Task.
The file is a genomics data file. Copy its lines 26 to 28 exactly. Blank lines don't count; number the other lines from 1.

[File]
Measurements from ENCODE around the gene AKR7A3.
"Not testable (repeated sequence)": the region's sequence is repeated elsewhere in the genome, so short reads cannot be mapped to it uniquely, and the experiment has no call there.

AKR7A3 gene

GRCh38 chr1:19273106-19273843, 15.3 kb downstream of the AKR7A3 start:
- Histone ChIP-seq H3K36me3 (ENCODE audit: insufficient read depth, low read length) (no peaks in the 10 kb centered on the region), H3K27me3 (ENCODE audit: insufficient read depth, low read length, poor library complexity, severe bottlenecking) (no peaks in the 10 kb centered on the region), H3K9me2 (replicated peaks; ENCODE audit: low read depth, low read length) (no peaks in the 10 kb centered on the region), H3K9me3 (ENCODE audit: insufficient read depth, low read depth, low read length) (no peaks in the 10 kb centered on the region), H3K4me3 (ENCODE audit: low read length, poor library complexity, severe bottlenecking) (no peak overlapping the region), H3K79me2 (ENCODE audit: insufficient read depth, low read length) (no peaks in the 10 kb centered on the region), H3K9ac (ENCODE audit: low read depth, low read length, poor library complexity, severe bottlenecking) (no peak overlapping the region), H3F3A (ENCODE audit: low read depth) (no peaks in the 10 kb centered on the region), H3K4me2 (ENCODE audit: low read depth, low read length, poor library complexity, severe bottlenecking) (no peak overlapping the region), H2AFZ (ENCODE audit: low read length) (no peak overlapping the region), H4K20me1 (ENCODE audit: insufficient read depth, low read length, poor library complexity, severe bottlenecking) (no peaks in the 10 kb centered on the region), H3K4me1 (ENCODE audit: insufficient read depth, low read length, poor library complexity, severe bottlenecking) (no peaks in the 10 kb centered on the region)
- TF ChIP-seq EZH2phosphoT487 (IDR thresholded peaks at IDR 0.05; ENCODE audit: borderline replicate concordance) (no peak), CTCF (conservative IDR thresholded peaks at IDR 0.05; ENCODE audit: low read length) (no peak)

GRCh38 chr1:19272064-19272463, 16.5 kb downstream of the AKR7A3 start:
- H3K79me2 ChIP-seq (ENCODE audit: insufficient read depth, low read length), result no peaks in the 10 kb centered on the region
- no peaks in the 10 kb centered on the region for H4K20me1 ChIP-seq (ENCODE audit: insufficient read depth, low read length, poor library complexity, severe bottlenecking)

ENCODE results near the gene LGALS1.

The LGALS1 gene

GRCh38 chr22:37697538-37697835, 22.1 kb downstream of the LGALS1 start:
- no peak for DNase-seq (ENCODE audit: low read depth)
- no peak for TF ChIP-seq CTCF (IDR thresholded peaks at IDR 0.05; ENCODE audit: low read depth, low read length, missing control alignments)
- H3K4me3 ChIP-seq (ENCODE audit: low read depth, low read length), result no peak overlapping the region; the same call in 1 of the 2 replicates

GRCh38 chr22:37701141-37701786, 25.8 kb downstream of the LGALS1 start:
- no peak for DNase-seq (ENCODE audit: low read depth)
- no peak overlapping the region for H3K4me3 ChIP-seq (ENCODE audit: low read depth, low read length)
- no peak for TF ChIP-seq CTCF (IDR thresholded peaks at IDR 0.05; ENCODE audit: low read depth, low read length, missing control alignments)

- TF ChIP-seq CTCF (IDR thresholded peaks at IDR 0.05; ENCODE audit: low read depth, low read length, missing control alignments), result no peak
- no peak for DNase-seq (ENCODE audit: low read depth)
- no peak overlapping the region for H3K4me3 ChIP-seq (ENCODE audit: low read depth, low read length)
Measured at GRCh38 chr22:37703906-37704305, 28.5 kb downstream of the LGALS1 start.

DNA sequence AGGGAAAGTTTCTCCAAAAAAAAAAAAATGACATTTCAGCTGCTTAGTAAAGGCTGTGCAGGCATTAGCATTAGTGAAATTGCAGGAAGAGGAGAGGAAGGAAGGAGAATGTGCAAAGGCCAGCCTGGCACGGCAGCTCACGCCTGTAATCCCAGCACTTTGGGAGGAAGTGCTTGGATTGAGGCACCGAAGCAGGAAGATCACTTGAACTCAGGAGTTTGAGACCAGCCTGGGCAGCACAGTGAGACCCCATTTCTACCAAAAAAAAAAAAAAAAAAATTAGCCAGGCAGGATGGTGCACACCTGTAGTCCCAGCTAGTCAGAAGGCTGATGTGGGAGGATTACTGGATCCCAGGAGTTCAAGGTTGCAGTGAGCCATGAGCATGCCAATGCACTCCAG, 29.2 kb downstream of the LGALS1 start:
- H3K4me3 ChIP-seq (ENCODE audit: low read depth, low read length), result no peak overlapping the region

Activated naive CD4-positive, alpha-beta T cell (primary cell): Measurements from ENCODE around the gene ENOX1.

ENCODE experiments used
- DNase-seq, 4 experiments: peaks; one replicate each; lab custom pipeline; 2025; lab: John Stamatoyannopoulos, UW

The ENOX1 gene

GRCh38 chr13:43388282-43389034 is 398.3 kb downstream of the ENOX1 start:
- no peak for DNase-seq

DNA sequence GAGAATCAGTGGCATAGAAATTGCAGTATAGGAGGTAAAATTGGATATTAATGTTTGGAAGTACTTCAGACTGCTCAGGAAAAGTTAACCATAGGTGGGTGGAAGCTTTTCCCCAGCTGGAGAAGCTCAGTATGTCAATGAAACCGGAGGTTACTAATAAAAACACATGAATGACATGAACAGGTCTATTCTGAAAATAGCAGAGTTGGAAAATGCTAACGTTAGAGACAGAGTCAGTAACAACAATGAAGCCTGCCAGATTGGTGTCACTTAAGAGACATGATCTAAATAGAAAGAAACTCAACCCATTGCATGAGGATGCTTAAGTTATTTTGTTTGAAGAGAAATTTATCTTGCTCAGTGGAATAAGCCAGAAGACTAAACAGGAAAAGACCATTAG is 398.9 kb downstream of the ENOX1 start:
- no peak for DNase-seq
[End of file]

Activated naive CD4-positive, alpha-beta T cell (primary cell): Measurements from ENCODE around the gene ENOX1.

ENCODE experiments used
- DNase-seq, 4 experiments: peaks; one replicate each; lab custom pipeline; 2025; lab: John Stamatoyannopoulos, UW